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As states, local governments and hospitals struggle to find and obtain critical medical equipment, a cottage industry has emerged of criminals and hackers seeking to scam and profit off the burgeoning crisis.

A Los Angeles man posted videos online of a "Coronavirus Prevention Pill" and syringe while asking people to invest in his startup. His pitch was viewed almost 2 million times.

A man in Brooklyn hoarded scarce medical supplies needed to treat coronavirus patients and then sold them to doctors and nurses at hugely inflated prices. When confronted by FBI agents, he allegedly claimed he had the virus and coughed toward them.

These are among the cases that the U.S. Justice Department and FBI have been investigating and prosecuting in recent weeks.

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The criminal actions come as hospitals in New York and elsewhere are running so short on medical equipment that doctors and nurses are being forced to reuse disposable masks for days at a time. And across the U.S., states are bidding against one another as middleman companies raise the price of medical supplies and equipment.

The Brooklyn man, Baruch Feldheim, allegedly agreed to sell about 1,000 medical-grade N95 respirator masks and other materials to one doctor for $12,000 -- about a 700% markup from the normal price, according to a criminal complaint announced on March 30 by New Jersey U.S. Attorney Craig Carpenito.

Carpenito was appointed by Attorney General William Barr to lead a Justice Department task force on combating price gouging and hoarding related to coronavirus.

"We are in the middle of a war, and the weapons that we have to combat that war are scientists, doctors, nurses and first responders," Carpenito said in an interview Thursday. "Those weapons that this country needs to fight this virus need protection themselves. And the protection is being held back by wrongdoers."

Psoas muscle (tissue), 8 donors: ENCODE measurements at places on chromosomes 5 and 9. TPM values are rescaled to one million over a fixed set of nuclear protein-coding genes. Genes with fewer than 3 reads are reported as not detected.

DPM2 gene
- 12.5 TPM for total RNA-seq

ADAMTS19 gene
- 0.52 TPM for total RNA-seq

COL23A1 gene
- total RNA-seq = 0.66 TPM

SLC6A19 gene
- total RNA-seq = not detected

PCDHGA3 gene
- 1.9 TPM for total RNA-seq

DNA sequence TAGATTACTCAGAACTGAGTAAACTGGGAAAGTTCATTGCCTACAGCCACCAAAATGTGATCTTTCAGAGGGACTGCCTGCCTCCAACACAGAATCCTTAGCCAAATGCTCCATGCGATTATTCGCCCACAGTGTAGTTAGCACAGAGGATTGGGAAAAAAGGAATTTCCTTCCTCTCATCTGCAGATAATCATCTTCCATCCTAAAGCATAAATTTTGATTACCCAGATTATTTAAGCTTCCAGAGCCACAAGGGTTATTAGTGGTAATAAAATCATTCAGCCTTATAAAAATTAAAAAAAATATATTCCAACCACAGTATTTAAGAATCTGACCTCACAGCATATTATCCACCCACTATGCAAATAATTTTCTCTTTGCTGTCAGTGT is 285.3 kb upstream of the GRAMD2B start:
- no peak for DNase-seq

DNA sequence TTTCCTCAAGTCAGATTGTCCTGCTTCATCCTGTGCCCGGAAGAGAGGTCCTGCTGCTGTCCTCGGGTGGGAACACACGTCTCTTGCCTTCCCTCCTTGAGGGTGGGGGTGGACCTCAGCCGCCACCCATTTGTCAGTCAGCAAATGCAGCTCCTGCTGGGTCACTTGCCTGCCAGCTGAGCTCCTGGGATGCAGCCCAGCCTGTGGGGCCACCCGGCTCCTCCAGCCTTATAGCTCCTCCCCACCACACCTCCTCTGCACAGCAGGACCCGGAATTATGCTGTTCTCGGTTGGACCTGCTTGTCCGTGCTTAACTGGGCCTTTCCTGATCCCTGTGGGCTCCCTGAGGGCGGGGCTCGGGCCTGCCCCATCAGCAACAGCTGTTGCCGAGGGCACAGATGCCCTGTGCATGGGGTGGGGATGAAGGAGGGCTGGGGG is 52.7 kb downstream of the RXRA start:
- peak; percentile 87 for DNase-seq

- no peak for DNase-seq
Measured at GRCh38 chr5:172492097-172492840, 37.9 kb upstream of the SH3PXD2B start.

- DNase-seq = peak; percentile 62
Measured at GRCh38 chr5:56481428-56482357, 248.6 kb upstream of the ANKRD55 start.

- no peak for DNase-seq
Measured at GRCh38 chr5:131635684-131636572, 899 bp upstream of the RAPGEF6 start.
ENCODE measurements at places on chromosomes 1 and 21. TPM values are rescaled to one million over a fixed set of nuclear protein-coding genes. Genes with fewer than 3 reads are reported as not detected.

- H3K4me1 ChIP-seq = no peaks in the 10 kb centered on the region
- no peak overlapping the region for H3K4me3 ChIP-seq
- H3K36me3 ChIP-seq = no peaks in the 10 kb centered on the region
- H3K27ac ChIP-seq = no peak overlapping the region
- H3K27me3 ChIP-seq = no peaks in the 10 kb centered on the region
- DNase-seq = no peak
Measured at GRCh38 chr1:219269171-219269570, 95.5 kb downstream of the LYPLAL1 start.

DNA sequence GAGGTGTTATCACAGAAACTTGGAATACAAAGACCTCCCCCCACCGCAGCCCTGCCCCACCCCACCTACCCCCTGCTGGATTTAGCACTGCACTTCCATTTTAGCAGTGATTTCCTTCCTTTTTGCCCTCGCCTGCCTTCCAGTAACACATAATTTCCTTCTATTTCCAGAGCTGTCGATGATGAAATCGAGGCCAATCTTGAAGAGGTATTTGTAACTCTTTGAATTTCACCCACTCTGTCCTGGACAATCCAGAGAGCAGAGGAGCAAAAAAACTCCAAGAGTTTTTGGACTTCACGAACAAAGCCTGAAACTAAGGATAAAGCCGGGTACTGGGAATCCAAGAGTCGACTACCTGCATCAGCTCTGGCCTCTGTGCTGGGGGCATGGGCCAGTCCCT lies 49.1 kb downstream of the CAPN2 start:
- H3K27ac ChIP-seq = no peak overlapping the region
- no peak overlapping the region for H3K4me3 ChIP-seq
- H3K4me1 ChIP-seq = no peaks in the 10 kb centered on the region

First case

The arrest of Feldheim, who is being charged with assaulting a federal officer and making false statements to law enforcement, was the first public case being handled by the task force. A lawyer for Feldheim didn't respond to a request for comment.

More than 500,000 items of personal protective equipment were seized by the FBI as a result of the operation, including 192,000 N95 masks and 598,000 medical-grade gloves.

The Justice Department and the U.S. Department of Health and Human Services announced on Thursday that the items would be delivered to health departments for the state of New York, New York City and New Jersey.

Carpenito said the task force will pursue cases wherever they lead, including against companies that are improperly raising prices on governors and hospitals, essentially forcing them to bid against each other. He said the task force has received referrals from state attorney general offices, including two on Thursday. He declined to discuss any details of ongoing cases.

"This is one of these fights where there's just no room for ego," he said. "We're going to find the best vehicle to bring people to justice and to get these materials to the front line as quickly as possible."

Pelosi plans oversight

House Speaker Nancy Pelosi said a commission she's creating also will scrutinize whether there's fraud and abuse in spending under the $2 trillion virus relief bill that Congress passed.

"The panel will root out waste, fraud and abuse," Pelosi told reporters on Thursday.

President Donald Trump issued an executive order on March 23 prohibiting the hoarding of specific items, including N95 face masks, ventilators, surgical masks, medical gowns and drug products with active ingredients chloroquine phosphate or hydroxychloroquine.

A day later, Barr created the "COVID-19 Hoarding and Price Gouging Task Force."

Barr said the task force isn't interested in prosecuting people who are stocking up on necessities for their own use or businesses obtaining materials they reasonably need.

"We are beginning to receive reports of individuals using the crisis to hoard vital medical items and then make inappropriate, windfall profits at the expense of public safety and the health and welfare of our fellow citizens," Barr wrote in a department-wide memo.

"We will aggressively pursue bad actors who amass critical supplies either far beyond what they could use or for the purpose of profiteering."

While the task force is focused on hoarding and price-gouging, other elements of the Justice Department and FBI are pursuing cases of fraud and other criminal activity tied to the coronavirus outbreak.

In one case, a man in Georgia operating a marketing firm referred people who feared they might have coronavirus to companies for medically unnecessary tests in exchange for financial kickbacks.

"My task force is part of the [Justice Department] army in addressing this stuff," Carpenito said. "Facts and circumstances are going to dictate whether or not it's a federal crime, whether or not it could be a state crime, or whether or not there's conduct that should be investigated at all. If someone is seeking to profit illicitly off this crisis, the Department of Justice is going to try to bring them to justice."

A Section on 04/04/2020

Print Headline: FBI targets coronavirus-related scams


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